As a result of the public outrage over this practice, then-House Speaker Dennis O'Brien convened a legislative reform committee that held hearings on rules reform that included rules like the 11 p.m. cutoff, a waiting period for votes on amended bills, and more transparency on Senate and House votes. At the time, such reforms were called "the first step down a long road of restoring faith in government."
That road to reform is clearly on the list of the roads and bridges in this state that are overdue for repair. And that faith in government? That's gotten lost along the way.
But that loss is not something that seems to worry our state lawmakers very much. In fact, in 2010, when a special grand jury issued a harsh report on the Legislature and suggested sweeping changes after the Bonusgate scandal, it was met primarily with shrugs. Lawmakers dismissed it as a report that didn't accurately reflect the "new reformed Harrisburg."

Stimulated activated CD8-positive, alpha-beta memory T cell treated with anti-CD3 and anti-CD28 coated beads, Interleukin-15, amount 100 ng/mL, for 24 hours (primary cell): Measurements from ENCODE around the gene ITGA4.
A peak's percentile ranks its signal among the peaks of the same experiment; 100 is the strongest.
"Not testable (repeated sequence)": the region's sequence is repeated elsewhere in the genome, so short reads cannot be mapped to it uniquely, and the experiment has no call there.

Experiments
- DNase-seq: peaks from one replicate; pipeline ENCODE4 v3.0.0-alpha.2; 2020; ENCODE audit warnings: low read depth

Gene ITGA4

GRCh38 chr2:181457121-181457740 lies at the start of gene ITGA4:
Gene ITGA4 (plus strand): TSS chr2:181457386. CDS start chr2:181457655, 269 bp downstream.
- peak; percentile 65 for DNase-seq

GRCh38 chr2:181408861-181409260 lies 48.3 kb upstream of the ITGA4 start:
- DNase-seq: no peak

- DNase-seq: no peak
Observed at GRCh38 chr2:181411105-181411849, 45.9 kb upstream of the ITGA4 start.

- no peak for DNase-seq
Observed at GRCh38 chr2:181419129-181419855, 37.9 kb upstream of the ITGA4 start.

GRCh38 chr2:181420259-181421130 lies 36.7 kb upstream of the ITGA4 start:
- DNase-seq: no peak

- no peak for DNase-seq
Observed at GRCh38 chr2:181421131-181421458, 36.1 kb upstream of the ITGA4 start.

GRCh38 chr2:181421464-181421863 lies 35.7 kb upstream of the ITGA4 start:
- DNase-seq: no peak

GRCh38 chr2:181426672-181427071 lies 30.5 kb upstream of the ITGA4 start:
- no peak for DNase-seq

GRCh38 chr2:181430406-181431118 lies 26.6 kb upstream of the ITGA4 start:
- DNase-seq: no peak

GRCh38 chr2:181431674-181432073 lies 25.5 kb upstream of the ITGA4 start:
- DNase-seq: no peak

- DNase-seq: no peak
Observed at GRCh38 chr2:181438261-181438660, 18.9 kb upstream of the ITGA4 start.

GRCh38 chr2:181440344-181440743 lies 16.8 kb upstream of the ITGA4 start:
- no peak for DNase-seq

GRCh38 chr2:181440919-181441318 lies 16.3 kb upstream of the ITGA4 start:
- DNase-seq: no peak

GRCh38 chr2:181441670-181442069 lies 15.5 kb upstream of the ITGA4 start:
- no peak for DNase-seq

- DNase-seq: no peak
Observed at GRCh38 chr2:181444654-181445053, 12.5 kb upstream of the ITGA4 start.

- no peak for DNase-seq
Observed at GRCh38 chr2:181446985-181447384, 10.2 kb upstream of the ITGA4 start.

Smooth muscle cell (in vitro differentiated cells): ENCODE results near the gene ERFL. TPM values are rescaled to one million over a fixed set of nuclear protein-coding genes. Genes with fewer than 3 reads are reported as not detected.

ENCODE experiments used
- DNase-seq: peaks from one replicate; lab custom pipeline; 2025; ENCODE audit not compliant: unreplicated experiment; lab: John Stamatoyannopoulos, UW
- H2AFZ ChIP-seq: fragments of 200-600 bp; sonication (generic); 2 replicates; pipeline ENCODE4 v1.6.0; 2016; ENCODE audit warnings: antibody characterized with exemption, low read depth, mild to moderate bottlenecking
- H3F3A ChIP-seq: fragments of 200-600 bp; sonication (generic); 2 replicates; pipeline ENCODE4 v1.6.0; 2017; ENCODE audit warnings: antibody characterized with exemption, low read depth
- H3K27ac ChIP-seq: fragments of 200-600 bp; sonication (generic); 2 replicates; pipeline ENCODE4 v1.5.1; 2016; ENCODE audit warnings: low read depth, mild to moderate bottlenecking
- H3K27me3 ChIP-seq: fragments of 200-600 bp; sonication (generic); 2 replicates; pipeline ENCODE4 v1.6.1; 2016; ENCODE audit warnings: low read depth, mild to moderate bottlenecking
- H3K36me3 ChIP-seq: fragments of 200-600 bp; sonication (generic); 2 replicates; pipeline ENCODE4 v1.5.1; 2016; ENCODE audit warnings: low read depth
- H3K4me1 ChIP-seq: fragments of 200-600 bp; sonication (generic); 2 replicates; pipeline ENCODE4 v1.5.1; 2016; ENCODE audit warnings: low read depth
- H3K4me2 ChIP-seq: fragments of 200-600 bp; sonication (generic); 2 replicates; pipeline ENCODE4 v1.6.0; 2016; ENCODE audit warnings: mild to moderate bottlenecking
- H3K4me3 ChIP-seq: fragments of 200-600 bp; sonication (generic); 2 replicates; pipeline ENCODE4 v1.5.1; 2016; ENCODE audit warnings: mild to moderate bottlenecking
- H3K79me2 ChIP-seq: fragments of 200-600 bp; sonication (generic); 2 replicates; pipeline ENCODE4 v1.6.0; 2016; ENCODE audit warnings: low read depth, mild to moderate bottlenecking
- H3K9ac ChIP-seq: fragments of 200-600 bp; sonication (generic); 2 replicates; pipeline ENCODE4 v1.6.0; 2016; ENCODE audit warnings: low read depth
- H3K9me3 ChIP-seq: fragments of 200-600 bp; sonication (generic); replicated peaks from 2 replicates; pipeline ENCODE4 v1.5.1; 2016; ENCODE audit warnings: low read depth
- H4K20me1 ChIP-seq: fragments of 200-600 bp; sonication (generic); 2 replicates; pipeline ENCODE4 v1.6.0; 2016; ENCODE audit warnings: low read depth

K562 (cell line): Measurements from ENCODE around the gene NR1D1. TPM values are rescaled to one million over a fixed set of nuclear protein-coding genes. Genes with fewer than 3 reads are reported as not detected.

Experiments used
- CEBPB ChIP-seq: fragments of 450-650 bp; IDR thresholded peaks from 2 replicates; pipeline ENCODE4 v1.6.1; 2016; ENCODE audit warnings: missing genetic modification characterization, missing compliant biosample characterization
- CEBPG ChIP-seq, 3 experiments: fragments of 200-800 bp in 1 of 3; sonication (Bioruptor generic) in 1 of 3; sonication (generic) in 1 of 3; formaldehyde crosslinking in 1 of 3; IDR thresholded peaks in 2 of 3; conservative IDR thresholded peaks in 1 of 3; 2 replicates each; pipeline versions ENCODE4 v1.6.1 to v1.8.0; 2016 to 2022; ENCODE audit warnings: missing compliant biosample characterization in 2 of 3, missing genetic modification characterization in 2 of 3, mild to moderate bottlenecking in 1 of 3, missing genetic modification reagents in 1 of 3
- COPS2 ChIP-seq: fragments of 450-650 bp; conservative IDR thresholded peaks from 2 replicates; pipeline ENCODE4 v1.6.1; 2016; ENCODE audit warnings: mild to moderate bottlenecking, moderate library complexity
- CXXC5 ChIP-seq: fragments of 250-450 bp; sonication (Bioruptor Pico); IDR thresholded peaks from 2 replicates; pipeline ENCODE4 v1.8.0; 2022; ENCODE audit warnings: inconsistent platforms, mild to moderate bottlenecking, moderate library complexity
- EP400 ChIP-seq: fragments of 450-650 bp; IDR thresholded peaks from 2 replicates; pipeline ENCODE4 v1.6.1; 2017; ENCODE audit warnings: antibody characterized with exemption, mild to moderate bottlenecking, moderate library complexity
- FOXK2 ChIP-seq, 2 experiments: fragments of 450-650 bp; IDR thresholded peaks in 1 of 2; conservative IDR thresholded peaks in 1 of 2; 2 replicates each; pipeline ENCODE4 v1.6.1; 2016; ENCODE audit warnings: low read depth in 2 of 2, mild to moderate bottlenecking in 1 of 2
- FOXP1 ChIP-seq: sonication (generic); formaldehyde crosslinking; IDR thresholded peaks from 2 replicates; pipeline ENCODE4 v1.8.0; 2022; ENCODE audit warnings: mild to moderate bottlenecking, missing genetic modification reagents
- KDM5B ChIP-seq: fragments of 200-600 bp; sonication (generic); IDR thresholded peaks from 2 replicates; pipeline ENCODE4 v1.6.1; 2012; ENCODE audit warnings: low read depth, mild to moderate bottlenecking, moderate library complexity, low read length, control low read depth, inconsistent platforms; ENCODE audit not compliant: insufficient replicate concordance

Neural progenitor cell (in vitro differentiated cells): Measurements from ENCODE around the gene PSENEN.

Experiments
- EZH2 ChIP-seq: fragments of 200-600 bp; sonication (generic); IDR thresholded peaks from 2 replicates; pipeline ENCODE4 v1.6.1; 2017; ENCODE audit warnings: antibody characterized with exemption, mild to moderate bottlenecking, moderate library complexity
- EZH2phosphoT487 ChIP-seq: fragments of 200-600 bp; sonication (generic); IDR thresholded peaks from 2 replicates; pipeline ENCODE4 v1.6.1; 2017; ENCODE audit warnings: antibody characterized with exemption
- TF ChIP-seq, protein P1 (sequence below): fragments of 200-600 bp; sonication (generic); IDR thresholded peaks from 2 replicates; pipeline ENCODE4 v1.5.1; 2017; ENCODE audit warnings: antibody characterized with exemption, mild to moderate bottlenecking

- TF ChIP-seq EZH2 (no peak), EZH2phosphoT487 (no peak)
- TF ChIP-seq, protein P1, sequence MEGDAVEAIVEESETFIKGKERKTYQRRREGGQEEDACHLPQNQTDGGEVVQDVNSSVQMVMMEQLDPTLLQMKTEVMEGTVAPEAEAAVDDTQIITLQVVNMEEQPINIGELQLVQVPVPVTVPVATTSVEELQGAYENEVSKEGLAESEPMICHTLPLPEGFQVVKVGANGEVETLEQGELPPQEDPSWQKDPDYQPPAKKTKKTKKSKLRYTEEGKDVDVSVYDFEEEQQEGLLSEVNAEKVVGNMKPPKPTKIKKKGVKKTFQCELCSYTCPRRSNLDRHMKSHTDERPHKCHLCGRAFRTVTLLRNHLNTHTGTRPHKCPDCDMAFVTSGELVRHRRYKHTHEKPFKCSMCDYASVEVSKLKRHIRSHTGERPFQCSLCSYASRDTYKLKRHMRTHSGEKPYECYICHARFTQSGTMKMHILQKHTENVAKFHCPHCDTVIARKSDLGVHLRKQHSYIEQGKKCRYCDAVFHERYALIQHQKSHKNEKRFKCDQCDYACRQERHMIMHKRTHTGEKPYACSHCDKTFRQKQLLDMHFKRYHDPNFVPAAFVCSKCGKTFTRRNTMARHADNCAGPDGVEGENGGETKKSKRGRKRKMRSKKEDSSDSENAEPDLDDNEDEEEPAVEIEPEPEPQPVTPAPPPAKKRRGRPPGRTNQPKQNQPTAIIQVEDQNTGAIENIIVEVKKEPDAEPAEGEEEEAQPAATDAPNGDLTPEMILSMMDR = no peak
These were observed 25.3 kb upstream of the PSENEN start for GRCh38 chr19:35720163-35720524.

At one point, we thought Gov. Corbett was worried about the loss of faith in government. He campaigned on legislative reform, and promised to make it a priority. One would have thought he was the best equipped to push for reforms, because he made his name on investigating the Bonusgate scandal. But aside from tinkering around the edges on a few fixes, the governor has retreated from that promise.
A rule was made to end lawmaking in the middle of the night. If a rule can so easily be sidestepped, we say it's not really a rule, just a nice intention. Laws that will have impact on the lives of many Pennsylvanians should not be done at warp speed, in the middle of the night, no matter how much the governor wants to beat a budget deadline. It's time to push for real reform — and real respect for the people.